Media’s Effects

Raising Awareness

There are many creative Photoshop awareness campaigns that help drive home the prevalence of altered images and the degree to which images are altered. A few of my favorite is the Photoshop Parody Beauty Ads, which highlights how much Photoshop changes an image in the advertisement style images.


The above image points out the absurdity of basing out beauty ideal off of what we see in magazines, reminding us these images are far from real.

Another awareness piece that has caught massive amounts of attention is the video below.

The video shows start to finish just how much makeup, lighting and finally the computer can change a person. It’s another good reminder that everything we see is not real!


The Real Effects

The scariest results of the digital alteration craze are the statistics surrounding eating disorders. Eating disorders are a serious illness, affecting 20 million women and 10 million men at some point in their lifetime, just in the United States. The National Eating Disorders Association, or NEDA recognizes the role media plays in the prevalence of eating disorders in the United States. The rate of development of new cases has been rising since 1950, and the instances of bulimia in 10-39 year old women has tripled between 1988 and 1993.

The most concerning statistics surround children. 81% of 10 year olds are afraid of being fat and 46% of 9-11 year olds “sometimes” or “very often” diet. Related to the media, 69% of elementary school girls in the US who read magazines say “the pictures influence their concept of the ideal body shape” and 47% say the pictures make them want to loose weight.

Images such as the Ralph Lauren one below show just how skewed societies perceptions of normal are. In the eyes of some, even already skinny people aren’t thin enough. When will it be enough, especially when people are dying?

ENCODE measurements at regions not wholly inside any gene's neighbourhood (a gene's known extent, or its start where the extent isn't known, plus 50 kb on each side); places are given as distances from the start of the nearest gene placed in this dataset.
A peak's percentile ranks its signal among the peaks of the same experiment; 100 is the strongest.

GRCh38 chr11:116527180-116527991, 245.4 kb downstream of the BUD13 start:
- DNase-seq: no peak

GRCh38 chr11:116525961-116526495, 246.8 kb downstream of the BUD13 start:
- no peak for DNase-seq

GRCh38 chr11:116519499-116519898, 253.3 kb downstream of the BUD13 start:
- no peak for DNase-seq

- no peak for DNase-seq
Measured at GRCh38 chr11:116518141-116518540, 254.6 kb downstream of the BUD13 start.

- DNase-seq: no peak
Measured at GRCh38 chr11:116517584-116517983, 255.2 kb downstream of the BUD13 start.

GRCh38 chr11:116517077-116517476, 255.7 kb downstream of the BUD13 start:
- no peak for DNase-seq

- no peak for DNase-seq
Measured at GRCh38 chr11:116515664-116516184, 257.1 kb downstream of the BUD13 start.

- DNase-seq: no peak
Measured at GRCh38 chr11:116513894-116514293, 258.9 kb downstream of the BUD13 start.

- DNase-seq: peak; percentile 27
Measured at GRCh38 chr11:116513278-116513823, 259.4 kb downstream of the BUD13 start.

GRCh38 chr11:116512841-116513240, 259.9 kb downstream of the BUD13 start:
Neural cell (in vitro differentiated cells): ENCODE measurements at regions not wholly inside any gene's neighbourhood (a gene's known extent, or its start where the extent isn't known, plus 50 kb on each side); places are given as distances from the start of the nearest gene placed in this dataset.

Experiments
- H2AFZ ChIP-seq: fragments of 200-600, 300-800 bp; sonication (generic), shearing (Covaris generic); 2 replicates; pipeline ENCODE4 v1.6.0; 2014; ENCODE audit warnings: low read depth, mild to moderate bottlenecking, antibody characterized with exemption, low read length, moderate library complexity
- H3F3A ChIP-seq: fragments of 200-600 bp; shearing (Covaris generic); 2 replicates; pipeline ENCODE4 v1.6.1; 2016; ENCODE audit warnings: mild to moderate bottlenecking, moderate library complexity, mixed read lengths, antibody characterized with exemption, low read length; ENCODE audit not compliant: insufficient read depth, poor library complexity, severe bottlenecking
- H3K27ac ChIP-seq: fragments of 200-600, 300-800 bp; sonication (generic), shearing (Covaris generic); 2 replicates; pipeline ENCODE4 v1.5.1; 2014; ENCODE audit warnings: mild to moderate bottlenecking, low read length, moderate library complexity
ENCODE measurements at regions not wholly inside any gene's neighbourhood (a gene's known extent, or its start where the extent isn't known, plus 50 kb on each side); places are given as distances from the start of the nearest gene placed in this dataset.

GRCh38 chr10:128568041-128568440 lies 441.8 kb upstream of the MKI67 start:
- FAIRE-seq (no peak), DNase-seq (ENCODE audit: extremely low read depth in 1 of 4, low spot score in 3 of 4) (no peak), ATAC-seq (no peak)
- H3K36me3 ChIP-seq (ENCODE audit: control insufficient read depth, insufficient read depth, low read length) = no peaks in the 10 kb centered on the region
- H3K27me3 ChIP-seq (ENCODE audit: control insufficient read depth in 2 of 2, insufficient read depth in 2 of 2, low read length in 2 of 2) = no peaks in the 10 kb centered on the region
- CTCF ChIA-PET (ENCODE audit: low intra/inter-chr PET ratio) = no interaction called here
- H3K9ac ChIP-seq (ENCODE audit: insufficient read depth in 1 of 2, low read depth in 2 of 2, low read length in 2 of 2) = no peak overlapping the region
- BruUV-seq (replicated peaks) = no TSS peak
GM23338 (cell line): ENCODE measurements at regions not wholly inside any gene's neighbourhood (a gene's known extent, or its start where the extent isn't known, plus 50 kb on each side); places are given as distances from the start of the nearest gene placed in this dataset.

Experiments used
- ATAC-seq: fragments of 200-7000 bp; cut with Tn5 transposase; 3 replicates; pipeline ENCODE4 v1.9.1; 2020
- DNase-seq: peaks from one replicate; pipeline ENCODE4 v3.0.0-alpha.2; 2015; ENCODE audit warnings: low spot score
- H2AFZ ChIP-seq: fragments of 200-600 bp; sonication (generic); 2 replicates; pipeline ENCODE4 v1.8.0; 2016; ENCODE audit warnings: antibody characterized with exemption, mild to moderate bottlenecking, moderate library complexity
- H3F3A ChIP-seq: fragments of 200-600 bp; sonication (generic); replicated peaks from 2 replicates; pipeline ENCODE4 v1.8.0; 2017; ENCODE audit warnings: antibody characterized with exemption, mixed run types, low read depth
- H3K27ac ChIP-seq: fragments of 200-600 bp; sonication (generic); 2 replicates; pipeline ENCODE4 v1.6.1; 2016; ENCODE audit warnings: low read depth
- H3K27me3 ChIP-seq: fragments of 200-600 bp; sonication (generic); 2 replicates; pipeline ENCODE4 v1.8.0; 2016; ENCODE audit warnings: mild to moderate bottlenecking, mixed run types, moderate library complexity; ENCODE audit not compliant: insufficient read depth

ralphlauren beforeNafter


Information provided by the NEDA at, image from Beauty Redefined.

Miss Representation

The inspiration for this project came from The Representation Project and the 2011 film MissRepresentation. The film takes a harsh look at the way women are represented in the media, challenging “the media’s limited and often disparaging portrayals of women and girls,” according to their website. Using the hashtags #NOTBUYINGIT and #MEDIAWELIKE the project aims to spread awareness of how women are represented in media, both by calling out negative portrayals and highlighting positive ones.

Though the movie is an excellent educational tool, the filmmakers spent the vast majority of their time discussing problems with the media, not solutions. While these problems can’t be addressed without any awareness of them, the movie offers very few ideas and resources for change. The last ten minutes of the film discusses opportunities for improvement, but ten minutes out of an hour and a half is a footnote not a chapter. Approached simply as an educational tool MissRepresentation is an excellent film, giving a deep, in-depth look at the the effects of the media, but the creators could have devoted more time discussing ways to move forward.